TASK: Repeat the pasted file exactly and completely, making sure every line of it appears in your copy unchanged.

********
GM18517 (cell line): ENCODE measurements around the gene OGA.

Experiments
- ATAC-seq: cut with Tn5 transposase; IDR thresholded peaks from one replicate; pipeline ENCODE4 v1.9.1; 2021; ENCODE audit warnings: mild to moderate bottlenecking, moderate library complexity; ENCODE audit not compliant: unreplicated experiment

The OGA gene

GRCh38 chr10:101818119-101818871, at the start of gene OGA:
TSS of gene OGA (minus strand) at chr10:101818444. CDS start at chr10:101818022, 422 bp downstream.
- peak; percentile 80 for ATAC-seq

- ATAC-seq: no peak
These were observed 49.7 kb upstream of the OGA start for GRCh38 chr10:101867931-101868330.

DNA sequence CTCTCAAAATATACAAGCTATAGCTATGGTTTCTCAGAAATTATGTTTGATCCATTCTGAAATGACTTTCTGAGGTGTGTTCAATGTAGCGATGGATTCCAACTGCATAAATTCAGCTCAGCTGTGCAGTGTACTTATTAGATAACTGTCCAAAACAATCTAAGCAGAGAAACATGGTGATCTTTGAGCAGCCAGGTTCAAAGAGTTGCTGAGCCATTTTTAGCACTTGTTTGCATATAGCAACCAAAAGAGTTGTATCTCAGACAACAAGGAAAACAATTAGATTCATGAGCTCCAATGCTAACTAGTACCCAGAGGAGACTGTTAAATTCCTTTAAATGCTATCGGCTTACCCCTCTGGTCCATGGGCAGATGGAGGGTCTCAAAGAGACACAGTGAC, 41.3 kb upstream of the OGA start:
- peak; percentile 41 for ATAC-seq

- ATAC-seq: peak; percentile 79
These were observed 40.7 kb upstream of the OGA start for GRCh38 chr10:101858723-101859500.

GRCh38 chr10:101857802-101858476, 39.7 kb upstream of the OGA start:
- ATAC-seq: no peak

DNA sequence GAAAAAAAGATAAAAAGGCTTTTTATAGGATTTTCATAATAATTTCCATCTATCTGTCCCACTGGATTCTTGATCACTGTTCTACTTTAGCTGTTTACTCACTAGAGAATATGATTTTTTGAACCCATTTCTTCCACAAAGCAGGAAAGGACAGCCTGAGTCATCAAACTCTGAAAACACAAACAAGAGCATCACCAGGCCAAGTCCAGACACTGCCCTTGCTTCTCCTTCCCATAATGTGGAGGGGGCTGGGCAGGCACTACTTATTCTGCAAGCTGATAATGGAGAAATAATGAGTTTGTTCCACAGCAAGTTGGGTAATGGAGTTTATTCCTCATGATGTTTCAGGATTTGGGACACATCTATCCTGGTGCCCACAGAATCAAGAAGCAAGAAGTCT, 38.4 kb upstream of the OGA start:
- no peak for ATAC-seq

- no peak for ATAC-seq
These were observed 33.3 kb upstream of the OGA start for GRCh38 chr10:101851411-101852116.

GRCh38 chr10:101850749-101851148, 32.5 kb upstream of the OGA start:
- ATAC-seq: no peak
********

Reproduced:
GM18517 (cell line): ENCODE measurements around the gene OGA.

Experiments
- ATAC-seq: cut with Tn5 transposase; IDR thresholded peaks from one replicate; pipeline ENCODE4 v1.9.1; 2021; ENCODE audit warnings: mild to moderate bottlenecking, moderate library complexity; ENCODE audit not compliant: unreplicated experiment

The OGA gene

GRCh38 chr10:101818119-101818871, at the start of gene OGA:
TSS of gene OGA (minus strand) at chr10:101818444. CDS start at chr10:101818022, 422 bp downstream.
- peak; percentile 80 for ATAC-seq

- ATAC-seq: no peak
These were observed 49.7 kb upstream of the OGA start for GRCh38 chr10:101867931-101868330.

DNA sequence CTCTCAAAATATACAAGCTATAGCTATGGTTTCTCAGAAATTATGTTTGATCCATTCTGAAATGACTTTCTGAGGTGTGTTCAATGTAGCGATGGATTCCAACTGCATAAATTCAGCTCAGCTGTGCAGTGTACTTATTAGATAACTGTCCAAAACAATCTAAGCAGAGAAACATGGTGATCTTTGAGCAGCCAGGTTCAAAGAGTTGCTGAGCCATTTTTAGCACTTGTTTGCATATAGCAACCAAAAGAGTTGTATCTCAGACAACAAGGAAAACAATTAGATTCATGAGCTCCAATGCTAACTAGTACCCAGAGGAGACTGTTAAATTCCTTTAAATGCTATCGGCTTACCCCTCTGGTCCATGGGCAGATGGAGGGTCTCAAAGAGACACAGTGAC, 41.3 kb upstream of the OGA start:
- peak; percentile 41 for ATAC-seq

- ATAC-seq: peak; percentile 79
These were observed 40.7 kb upstream of the OGA start for GRCh38 chr10:101858723-101859500.

GRCh38 chr10:101857802-101858476, 39.7 kb upstream of the OGA start:
- ATAC-seq: no peak

DNA sequence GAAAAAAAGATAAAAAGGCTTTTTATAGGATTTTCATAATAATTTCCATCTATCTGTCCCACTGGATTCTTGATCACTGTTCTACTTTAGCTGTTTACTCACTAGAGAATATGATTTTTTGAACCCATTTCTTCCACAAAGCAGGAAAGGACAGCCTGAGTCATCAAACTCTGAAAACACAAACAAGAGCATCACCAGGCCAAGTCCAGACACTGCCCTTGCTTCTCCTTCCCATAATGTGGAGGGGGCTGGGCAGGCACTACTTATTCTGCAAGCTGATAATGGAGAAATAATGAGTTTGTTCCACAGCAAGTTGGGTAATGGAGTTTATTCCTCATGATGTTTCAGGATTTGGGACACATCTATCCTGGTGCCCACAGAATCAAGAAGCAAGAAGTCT, 38.4 kb upstream of the OGA start:
- no peak for ATAC-seq

- no peak for ATAC-seq
These were observed 33.3 kb upstream of the OGA start for GRCh38 chr10:101851411-101852116.

GRCh38 chr10:101850749-101851148, 32.5 kb upstream of the OGA start:
- ATAC-seq: no peak